Upcoming study to show Antarctica is gaining ice sheets

According to the recent studies conducted by the scientists involved in the study of the ice sheet of Antarctica, the continent is rapidly losing ice at a much-unexpected rate. This rate has drastically increased over the recent years. However, an upcoming research claims to challenge this consensus.

Glaciologist Jay Zwally at the United States Space Agency NASA had previously challenged the same in the year 2015. A paper published in that year brought to light that the ice sheet in Eastern Antarctica was growing at a rate that outweighed the ice sheet loss in Western Antarctica. Zwally has once more claimed that his new research would point out to the fact that the ice gain in Eastern Antarctica, like it was estimated previously, is outweighing the ice loss in Western Antarctica.

The research conducted by a group of eighty researchers indicated that the continent is facing an ice loss of not less than two hundred gigatons per year. The ice loss in Western Antarctica is getting triggered by the warm underground ocean waters. According to the scientists, loss of ice in Western Antarctica has increased drastically over the years. However, the ice sheet estimations in Eastern Antarctica are surrounded by high uncertainty levels. The lead author of the study, Prof. Andrew Shepherd from the University of Leeds said, “In our study, East Antarctic remains the least certain part of Antarctica for sure.” The researcher added, “Although there is relatively large variability over shorter periods, we don’t detect any significant long-term trend over 25 years.”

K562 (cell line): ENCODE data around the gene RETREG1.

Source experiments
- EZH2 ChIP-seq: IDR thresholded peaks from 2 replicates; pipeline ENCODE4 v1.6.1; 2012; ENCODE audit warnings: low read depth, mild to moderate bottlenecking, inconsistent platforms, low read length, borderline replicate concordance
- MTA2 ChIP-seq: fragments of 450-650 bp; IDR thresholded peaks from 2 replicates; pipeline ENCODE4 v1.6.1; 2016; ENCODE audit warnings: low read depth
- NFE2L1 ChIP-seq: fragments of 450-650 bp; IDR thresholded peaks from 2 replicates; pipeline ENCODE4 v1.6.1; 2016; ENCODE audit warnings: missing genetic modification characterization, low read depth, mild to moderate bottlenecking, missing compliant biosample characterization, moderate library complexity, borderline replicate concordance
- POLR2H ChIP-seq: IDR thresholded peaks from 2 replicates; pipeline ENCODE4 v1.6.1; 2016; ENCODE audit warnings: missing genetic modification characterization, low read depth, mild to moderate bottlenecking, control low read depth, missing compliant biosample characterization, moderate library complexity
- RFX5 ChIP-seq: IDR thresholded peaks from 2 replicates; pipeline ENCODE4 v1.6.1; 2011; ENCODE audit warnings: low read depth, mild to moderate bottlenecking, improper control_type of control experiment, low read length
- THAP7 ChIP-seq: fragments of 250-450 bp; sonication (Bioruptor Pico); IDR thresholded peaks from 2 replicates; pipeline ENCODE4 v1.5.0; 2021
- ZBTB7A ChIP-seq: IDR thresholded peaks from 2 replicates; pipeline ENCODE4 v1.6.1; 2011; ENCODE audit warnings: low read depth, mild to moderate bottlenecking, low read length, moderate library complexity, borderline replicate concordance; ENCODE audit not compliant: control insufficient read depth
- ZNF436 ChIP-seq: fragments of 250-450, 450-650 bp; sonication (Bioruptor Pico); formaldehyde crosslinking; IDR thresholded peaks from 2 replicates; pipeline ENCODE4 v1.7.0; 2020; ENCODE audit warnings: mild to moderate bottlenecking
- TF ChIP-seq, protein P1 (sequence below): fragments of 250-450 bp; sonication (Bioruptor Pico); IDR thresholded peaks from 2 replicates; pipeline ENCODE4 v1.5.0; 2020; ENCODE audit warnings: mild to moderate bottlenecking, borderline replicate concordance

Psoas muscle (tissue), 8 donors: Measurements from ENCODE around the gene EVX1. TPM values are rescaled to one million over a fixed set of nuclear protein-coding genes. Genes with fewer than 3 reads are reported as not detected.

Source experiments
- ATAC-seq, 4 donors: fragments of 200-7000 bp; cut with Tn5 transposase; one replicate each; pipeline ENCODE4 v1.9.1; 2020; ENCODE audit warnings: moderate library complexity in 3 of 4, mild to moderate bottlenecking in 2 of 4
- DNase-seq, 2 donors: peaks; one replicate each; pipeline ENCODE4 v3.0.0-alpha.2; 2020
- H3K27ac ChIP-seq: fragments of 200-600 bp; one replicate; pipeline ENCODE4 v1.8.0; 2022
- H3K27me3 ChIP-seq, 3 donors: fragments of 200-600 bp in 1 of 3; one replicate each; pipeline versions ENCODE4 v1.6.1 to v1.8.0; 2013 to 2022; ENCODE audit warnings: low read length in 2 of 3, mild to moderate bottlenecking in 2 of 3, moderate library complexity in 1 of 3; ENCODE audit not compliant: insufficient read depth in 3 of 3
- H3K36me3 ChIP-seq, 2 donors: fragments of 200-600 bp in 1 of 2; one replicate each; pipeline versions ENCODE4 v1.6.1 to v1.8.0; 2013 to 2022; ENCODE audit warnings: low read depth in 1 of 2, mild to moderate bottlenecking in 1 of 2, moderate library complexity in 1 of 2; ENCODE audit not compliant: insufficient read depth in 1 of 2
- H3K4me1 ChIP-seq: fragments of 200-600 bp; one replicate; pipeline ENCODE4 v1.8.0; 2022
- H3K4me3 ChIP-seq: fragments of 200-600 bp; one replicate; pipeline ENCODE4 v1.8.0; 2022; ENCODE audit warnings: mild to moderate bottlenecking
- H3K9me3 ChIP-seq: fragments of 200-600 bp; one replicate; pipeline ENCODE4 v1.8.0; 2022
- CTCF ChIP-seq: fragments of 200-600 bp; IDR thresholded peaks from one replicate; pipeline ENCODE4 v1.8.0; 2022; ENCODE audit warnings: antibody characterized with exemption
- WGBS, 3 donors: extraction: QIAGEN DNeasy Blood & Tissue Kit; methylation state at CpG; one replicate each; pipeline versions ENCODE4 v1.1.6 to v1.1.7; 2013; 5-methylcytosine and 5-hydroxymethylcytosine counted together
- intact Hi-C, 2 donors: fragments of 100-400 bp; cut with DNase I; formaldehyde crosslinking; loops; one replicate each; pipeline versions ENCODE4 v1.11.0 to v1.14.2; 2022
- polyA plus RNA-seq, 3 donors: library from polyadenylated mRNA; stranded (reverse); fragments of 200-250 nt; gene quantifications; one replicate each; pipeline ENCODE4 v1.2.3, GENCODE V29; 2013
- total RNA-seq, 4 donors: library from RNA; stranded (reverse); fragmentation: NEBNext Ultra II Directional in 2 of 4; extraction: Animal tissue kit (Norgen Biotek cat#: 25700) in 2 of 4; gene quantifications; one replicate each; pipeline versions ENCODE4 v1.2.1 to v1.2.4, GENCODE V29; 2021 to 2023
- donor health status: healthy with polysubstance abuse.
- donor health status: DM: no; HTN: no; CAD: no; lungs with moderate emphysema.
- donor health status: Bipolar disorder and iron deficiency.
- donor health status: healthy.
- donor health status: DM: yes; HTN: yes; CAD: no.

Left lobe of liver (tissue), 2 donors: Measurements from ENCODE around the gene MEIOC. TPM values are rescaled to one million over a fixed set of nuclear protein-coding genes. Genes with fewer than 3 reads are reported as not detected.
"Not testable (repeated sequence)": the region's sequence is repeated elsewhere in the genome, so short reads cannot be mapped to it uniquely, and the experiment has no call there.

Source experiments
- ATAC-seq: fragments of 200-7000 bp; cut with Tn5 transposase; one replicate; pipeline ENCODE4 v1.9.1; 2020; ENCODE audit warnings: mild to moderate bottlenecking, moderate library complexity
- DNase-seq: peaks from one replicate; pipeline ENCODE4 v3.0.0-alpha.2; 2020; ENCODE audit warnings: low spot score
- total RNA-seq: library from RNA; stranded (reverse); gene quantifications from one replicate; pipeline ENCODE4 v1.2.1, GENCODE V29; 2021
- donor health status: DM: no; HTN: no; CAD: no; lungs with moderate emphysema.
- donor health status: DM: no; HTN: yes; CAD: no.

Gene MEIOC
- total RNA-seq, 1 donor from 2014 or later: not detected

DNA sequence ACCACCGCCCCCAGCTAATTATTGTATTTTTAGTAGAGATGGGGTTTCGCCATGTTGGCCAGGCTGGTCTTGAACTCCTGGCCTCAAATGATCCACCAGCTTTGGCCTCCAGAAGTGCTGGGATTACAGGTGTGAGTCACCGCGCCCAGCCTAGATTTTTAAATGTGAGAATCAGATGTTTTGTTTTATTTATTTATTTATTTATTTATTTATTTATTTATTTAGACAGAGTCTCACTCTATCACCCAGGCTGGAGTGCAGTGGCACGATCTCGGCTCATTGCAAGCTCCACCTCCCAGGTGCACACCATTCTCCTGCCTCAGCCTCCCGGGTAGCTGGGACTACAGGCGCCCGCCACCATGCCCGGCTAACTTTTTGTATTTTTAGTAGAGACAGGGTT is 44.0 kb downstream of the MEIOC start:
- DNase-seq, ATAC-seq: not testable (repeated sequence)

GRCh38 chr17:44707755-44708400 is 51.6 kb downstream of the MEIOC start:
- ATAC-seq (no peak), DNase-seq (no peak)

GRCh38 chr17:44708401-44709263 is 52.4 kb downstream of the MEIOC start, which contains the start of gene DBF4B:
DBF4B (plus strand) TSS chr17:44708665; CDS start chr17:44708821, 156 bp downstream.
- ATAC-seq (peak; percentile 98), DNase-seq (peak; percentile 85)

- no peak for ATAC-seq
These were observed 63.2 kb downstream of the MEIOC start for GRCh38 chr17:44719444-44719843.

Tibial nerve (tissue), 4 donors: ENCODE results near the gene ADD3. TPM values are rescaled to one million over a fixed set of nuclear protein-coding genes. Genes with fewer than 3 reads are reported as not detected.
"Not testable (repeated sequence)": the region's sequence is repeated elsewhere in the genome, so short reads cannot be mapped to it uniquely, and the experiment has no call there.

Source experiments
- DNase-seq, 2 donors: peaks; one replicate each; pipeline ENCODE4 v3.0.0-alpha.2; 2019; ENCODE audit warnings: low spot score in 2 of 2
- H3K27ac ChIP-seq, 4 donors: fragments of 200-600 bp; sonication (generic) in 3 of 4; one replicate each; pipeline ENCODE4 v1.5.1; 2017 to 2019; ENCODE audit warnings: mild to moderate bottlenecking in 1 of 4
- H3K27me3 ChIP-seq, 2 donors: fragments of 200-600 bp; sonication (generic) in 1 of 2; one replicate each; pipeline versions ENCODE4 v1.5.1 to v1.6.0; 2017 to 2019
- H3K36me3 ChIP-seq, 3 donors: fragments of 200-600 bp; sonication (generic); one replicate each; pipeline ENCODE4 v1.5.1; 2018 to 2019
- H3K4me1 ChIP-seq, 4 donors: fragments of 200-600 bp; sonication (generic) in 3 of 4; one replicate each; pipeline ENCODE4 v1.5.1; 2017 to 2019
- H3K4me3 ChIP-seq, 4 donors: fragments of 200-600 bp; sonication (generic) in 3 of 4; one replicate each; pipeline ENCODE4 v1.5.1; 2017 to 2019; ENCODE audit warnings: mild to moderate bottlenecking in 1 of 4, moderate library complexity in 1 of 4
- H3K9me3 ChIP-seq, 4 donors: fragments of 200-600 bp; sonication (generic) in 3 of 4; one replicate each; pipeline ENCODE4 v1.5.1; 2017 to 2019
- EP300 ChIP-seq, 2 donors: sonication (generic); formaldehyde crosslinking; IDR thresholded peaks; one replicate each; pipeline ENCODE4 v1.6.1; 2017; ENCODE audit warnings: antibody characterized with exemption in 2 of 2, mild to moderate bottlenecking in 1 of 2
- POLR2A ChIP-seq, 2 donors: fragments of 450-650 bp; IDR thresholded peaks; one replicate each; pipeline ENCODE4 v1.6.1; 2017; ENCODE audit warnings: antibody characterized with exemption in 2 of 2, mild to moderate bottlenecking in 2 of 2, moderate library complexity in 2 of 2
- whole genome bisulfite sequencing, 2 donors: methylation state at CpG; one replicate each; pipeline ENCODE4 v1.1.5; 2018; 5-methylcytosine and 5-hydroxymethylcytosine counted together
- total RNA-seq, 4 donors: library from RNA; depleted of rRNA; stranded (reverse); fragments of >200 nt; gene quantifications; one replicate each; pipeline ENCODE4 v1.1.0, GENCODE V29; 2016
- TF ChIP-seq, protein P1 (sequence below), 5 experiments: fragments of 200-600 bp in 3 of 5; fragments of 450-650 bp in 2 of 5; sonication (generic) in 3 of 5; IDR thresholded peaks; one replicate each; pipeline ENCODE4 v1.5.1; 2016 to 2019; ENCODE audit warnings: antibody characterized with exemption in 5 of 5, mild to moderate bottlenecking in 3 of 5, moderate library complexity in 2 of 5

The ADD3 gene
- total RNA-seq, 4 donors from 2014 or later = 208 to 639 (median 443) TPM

However, according to Zwally, his new paper would tend to show that the ice gain in Eastern Antarctica would almost balance off the ice loss in Western Antarctica.

There are many reasons for the varying inferences in the research performed by Zwally and the study performed by the eighty researchers. The major difference is the way in which the researchers make the Glacial Isostatic Adjustment (GIA) that considers Earth’s movement under the thick ice sheets. Shepherd said in a statement, “There are several potential reasons for the remaining disagreement among the various satellite techniques, such as the models we use to account for snowfall and glacial isostatic adjustment.”

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